There are a lot of buzz words used in the high-stakes world of performance athletic gear. When Lululemon , the new official Olympic outfitter for Team Canada and the Canadian Paralympic Team, unveiled its uniform designs for the 2022 Beijing Winter Games on Oct. 26, it played up the term “transformative.” The 25-piece Team Canada collection is the result of months of research into ease of movement, how athletes run hot or cold and their state of mind as they progress through two-and-half weeks of competition on the world stage.
“We were really trying to understand the athletes’ journey and transformation is the over-arching story,” says Audrey Reilly, creative director, special projects for Lululemon. In September, the Vancouver-based athletic apparel retailer was named Team Canada’s official clothier for the Games through 2028.
“Red is the story of confidence, power and pride and that is what our athletes will wear for the opening ceremony when there is a lot of excitement, anticipation and nerves,” Reilly says. “For the closing, they will wear all-white, when the tension has lessened and the party atmosphere begins.”
The uniform is based on what Reilly calls the “dynamic dressing system.” Athletes will be able to shed – or add – individual pieces to their overall outfits depending on their own internal temperature and the environment they find themselves in. “During the opening ceremonies, athletes can be on that journey for four to six hours and the temperature can go from minus-10 degrees Celsius to plus-10,” Reilly says. “The dynamic dressing system lets them show up as a team – be one – and then shed or add layers as they see fit.”
Lululemon’s refresh comes on the heels of Hudson’s Bay’s 16-year run as the official outfitter, which spanned eight Games. Its tenure included well-received pieces such as the iconic red parkas and plaid scarves worn to open the Games in Vancouver, and less praised ones, such as the audacious graffiti-splashed denim jackets athletes sported while closing the Games in Tokyo.
Zeina Esmail, a fashion director and stylist in Toronto, welcomes the change. “I think Hudson’s Bay has done a wonderful job on many of their uniforms but the denim one – the so-called [Canadian] tuxedo jacket – that was not one of them,” she says. “Uniforms shouldn’t be trendy and busy in my opinion. There needs to be refinement to make the athletes look stylish, especially when the images live forever.”
“Traditionally, Canada is much stronger on the winter side of things … and our Olympic uniforms have always hit the mark – looking on-trend and oh-so-Canadian,” says Erica Wark, another Canadian stylist. “Minus, perhaps, the 1988 Western-themed Calgary Winter Games with all that fringe.”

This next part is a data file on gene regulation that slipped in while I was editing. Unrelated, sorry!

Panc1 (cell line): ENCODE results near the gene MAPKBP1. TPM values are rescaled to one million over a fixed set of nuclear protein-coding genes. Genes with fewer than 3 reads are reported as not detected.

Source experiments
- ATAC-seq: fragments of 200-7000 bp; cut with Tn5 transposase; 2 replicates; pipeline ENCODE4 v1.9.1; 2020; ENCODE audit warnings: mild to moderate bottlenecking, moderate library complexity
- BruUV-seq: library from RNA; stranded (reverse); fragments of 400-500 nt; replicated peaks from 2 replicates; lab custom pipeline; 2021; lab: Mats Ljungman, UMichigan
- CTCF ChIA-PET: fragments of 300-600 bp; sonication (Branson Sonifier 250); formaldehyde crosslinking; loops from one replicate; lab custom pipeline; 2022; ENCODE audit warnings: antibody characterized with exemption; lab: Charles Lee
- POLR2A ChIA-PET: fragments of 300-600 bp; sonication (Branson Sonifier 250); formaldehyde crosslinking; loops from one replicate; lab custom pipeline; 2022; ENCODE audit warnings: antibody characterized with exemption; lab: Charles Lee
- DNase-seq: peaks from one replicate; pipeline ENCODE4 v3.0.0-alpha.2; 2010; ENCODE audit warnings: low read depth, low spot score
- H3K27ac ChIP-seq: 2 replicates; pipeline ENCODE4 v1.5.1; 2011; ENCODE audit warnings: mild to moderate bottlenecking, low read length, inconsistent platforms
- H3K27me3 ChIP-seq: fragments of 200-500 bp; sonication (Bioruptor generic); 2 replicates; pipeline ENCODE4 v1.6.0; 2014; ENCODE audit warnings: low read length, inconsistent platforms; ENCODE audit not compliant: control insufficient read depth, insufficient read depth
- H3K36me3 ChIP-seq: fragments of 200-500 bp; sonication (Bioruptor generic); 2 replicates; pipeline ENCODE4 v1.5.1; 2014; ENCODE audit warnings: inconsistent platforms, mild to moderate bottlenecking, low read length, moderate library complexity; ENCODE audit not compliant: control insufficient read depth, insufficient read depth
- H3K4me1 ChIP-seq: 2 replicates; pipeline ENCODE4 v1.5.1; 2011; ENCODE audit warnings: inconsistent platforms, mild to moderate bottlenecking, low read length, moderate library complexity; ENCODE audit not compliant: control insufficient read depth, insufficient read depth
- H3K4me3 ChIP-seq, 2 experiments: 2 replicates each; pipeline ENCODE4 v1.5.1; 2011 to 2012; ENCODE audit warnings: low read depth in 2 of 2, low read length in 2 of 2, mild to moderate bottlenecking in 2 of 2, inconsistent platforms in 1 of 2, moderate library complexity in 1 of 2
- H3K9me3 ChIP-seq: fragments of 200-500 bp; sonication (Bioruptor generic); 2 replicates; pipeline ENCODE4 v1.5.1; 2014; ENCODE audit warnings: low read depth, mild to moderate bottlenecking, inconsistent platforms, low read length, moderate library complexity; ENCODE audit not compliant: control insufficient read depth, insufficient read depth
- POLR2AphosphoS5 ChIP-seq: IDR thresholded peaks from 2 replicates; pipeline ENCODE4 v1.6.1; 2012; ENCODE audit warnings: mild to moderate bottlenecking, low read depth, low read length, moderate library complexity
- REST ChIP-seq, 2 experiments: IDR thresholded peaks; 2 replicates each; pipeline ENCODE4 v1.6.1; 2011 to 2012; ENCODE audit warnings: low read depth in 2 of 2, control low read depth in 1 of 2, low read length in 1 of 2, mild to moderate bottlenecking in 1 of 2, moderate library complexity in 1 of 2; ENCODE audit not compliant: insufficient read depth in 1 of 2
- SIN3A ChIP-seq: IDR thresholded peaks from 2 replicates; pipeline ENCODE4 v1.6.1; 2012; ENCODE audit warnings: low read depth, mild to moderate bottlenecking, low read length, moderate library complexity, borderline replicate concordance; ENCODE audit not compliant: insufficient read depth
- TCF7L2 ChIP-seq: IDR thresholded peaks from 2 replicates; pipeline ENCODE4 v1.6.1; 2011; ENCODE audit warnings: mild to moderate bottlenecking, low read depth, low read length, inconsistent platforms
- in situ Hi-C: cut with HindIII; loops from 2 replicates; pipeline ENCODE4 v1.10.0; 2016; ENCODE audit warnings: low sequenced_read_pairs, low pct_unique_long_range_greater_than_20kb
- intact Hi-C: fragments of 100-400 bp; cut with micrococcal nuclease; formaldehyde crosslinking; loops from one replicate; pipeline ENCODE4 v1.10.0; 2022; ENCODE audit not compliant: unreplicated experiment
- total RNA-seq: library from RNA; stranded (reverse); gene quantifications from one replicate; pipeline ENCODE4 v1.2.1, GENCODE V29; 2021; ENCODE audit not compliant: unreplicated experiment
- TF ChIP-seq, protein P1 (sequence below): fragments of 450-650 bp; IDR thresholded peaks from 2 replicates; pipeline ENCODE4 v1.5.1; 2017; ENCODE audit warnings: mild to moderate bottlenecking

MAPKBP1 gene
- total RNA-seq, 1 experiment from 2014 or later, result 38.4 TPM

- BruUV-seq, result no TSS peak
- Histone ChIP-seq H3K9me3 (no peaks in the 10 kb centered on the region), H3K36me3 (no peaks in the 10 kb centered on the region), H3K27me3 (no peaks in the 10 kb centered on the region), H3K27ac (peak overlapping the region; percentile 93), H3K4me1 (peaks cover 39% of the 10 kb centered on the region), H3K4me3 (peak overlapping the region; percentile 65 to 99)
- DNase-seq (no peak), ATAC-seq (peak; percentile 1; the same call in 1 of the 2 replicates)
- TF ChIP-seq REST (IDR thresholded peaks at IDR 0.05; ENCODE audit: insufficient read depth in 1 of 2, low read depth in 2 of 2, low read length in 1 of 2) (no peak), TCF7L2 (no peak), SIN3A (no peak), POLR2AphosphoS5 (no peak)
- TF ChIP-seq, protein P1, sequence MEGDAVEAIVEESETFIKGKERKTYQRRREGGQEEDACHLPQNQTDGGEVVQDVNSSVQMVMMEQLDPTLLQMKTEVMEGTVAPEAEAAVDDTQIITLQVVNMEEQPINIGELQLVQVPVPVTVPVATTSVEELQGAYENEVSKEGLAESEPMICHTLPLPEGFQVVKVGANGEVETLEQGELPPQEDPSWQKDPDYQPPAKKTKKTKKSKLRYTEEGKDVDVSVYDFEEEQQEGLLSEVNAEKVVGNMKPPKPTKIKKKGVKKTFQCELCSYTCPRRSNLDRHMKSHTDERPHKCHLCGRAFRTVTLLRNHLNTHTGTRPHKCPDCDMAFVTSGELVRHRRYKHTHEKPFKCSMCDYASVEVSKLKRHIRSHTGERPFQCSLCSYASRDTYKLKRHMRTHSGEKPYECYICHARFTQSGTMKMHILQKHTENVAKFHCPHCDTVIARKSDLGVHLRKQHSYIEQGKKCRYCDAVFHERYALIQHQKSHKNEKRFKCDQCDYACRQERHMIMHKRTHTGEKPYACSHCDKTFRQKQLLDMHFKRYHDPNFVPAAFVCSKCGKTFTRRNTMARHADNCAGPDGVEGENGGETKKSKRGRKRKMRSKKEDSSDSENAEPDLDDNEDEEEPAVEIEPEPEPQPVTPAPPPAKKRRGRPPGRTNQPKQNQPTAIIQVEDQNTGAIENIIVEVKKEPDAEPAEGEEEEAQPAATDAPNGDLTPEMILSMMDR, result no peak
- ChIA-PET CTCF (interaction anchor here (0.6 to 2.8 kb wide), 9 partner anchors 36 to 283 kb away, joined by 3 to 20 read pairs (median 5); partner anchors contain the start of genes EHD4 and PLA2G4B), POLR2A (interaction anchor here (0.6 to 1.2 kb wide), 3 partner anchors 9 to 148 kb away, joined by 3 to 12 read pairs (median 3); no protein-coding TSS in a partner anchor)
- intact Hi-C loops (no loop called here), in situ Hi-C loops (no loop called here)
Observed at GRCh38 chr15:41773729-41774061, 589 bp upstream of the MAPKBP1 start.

While Olympic garb is often judged by those watching the athletes, much of what’s unique about Lululemon’s uniforms may only be noticeable to the competitors themselves. Take, for instance, the Transformable Parka – a three-in-one jacket that can evolve. The bottom section can be zipped off to create a travel pillow, while the sleeves can be removed to turn it into a vest. It also has a special pocket – close to the heart – to keep medals. Reilly says the medal pocket was added based on athlete feedback. “We heard too many stories of athletes carrying them home in socks,” she says.
Piper Gilles and Paul Poirier, the ice dancing team who won bronze at the 2021 World Figure Skating Championships, were among the first to get a glimpse of the Olympic kit and they love its adaptability. “You can tell how much effort and thought went into every piece that was created,” says Gilles, who adds she’s especially excited about a discreet pocket made especially for lip balm. “It feels like they thought of everything.”
“We’re very excited to be headed to the Games in February and the idea of walking out, fully in red, I think the world is going to see how proud every athlete is going into the ceremony,” Poirier says. “Every athlete is going to feel Canada. Red is the spirit of the Canadian heart and the uniform captures that perfectly.”
Frédérique Turgeon, para-alpine skier, agrees. “I’ve never seen a kit this amazing with all the modifications that you can bring to it,” she says. “I think the world is going to be jealous of what we have.”
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